The stunning scenery and panoramic views from atop Pickens Nose rocky summit leaves little to wonder why this is the most photographed spot in the Southern Nantahala Wilderness. This easy 0.75 mile trail climbs through dense thickets of rhododendrons to the 4,829 ft summit of Pickens Nose and several other lookout points. Located in the Standing Indian Section of the Nantahala National Forest just south of Franklin and extending into Northern Georgia, this is one of the more remote areas in all of North Carolina. Difficult to reach by road, this area contains over 30 miles of the Appalachian Trail and noteworthy scenic areas such Mooney Falls and Big Laurel Falls.
Pickens Nose Trail | 0.75 Miles
Pickens Nose Trailhead Location | Google Maps
Overview of Pickens Nose Trail via Gaia App.
While scenic views are easy to come by throughout the mountains of Western North Carolina, the uniqueness of Pickens Nose “beak-like” summit jutting skyward is something that makes it a popular bucket list destination worth seeking out. Considered a rarity, Pickens Nose “cantilever” ledge, along with McAffee Knob in Virginia, are two of the most photographed spots along the entire Appalachian Trail. Only 45 minutes south of Franklin, North Carolina, this area is commonly entered through the Cowee Hydrological Research Station along Ball Creek Rd (Forest Road 83). From the research station, it is a 5 mile drive up this narrow and winding gravel road to the Pickens Nose Trailhead. While Google Maps has accurate directions to the trailhead, service becomes spotty in the backcountry and we got turned around at two intersections. Our Gaia App, which we use on all of our backcountry trips, helped guide us the rest of the way.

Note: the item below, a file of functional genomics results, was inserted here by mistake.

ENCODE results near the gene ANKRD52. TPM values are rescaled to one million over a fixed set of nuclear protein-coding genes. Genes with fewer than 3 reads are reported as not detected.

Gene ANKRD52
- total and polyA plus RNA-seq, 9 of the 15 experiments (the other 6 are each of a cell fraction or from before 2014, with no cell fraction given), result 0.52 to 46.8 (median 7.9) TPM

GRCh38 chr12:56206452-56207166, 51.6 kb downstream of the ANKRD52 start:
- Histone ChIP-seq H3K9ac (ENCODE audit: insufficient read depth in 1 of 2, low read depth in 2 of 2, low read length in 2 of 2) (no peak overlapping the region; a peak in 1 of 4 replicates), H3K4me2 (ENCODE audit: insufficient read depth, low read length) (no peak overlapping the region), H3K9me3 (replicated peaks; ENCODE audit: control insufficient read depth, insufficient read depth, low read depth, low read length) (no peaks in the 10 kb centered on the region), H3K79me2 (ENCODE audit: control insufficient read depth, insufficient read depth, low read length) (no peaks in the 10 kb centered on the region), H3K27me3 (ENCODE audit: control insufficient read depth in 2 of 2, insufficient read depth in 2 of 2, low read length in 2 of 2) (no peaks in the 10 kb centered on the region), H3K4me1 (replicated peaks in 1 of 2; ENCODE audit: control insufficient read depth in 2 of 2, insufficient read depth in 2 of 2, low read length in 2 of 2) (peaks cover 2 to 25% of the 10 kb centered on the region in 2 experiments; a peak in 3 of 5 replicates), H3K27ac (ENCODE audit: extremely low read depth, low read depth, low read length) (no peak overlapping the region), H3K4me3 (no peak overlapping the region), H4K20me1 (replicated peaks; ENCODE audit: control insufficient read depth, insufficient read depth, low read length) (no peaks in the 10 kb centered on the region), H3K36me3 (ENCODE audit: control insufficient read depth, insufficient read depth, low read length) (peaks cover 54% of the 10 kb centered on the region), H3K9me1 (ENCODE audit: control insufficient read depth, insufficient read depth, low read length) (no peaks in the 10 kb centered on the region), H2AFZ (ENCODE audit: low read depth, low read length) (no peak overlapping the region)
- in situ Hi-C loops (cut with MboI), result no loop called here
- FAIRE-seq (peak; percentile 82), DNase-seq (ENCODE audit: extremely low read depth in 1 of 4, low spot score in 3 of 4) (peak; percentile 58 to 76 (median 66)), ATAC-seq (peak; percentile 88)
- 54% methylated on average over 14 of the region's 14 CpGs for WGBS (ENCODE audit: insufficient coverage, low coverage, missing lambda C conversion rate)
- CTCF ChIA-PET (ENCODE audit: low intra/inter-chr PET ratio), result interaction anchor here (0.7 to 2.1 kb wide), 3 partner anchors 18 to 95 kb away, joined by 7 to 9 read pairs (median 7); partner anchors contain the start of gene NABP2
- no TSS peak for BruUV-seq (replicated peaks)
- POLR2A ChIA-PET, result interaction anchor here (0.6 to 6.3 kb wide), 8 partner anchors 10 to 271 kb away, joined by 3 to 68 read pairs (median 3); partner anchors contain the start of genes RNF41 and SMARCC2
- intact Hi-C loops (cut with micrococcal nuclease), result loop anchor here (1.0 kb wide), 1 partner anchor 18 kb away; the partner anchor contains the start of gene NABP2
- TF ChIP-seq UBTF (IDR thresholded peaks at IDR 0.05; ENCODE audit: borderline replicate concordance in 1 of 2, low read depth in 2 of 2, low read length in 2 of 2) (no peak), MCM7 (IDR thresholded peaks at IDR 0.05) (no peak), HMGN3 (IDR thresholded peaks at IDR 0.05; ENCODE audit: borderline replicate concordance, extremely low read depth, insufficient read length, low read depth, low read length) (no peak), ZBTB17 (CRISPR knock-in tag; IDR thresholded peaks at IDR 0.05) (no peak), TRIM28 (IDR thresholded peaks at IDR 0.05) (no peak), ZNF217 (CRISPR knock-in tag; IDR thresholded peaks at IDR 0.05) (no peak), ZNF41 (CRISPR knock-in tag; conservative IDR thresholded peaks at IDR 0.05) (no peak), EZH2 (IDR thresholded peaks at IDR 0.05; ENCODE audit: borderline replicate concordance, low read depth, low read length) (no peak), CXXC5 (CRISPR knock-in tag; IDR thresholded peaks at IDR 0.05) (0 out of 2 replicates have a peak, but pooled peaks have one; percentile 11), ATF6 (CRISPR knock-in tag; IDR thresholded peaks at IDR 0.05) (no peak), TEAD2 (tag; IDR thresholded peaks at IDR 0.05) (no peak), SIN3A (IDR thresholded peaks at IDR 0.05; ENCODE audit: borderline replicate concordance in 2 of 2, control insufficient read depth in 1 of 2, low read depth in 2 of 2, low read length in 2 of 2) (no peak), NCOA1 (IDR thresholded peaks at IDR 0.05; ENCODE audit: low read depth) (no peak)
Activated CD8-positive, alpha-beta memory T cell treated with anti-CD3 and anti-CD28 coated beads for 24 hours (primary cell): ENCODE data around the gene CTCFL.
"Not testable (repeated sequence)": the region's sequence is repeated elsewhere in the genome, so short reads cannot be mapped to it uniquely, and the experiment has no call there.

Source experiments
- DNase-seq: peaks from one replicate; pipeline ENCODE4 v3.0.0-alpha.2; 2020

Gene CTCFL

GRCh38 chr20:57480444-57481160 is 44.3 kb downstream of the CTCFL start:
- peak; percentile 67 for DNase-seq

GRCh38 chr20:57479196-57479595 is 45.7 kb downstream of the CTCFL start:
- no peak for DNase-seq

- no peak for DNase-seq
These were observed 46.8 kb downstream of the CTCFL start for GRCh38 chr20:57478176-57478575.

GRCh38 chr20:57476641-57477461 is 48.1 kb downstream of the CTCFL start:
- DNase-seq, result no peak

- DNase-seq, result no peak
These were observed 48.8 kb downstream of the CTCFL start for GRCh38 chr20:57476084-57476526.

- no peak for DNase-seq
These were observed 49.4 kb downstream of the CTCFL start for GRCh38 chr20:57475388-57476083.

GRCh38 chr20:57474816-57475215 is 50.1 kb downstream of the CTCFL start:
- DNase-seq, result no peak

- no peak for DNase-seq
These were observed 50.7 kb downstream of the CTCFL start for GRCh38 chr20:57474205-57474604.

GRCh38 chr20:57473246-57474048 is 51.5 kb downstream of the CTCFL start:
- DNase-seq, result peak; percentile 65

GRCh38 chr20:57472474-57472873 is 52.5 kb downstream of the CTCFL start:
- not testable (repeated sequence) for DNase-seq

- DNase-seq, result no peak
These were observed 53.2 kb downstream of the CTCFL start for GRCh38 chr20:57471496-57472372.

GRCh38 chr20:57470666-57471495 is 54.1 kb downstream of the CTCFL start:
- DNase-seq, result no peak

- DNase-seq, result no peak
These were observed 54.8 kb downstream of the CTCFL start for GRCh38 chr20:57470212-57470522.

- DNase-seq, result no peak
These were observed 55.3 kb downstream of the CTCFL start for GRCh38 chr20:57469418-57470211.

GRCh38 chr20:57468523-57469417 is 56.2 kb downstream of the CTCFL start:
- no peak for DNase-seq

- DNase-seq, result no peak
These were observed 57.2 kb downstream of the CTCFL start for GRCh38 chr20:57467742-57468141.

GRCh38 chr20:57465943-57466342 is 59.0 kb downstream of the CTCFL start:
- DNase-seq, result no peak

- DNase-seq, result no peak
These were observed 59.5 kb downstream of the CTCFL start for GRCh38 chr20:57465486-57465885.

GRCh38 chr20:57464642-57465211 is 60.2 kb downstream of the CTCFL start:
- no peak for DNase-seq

Pickens Nose trailhead along Ball Creek Rd (FR 83).
Pickens Nose Trail (0.75 miles)
Upon ascending a series of sharp switchbacks along Forest Road 83, the Pickens Nose Trailhead sign will appear on your righthand side. There are two parking areas here on both sides of the road capable of fitting 3-5 cars within a small turnaround. Though hard to discern at first, the actual trail is located on the south side of the road and begins through a narrow clearing surrounded by a dense thicket of rhododendrons. It is a 50 ft ascent from the trailhead to the top of the ridge. Most of this hikes 0.75 mile length will remind you of the trails surrounding Craggy Gardens, along the Blue Ridge Parkway, as it cuts through a tangle of gnarled and weathered rhododendron tunnels. The ascent is steep and mostly made up of climbing up and over tree roots surrounding large boulders. Visit during the rhododendron blooming season in June and this dark and dreary path will be glowing with a tapestry of colors.
Most of the Pickens Nose Trail consists of a short, steady climb up tree roots to the main ridge line.
This trail resembles the Craggy Gardens Trail system along the Blue Ridge Parkway near Asheville.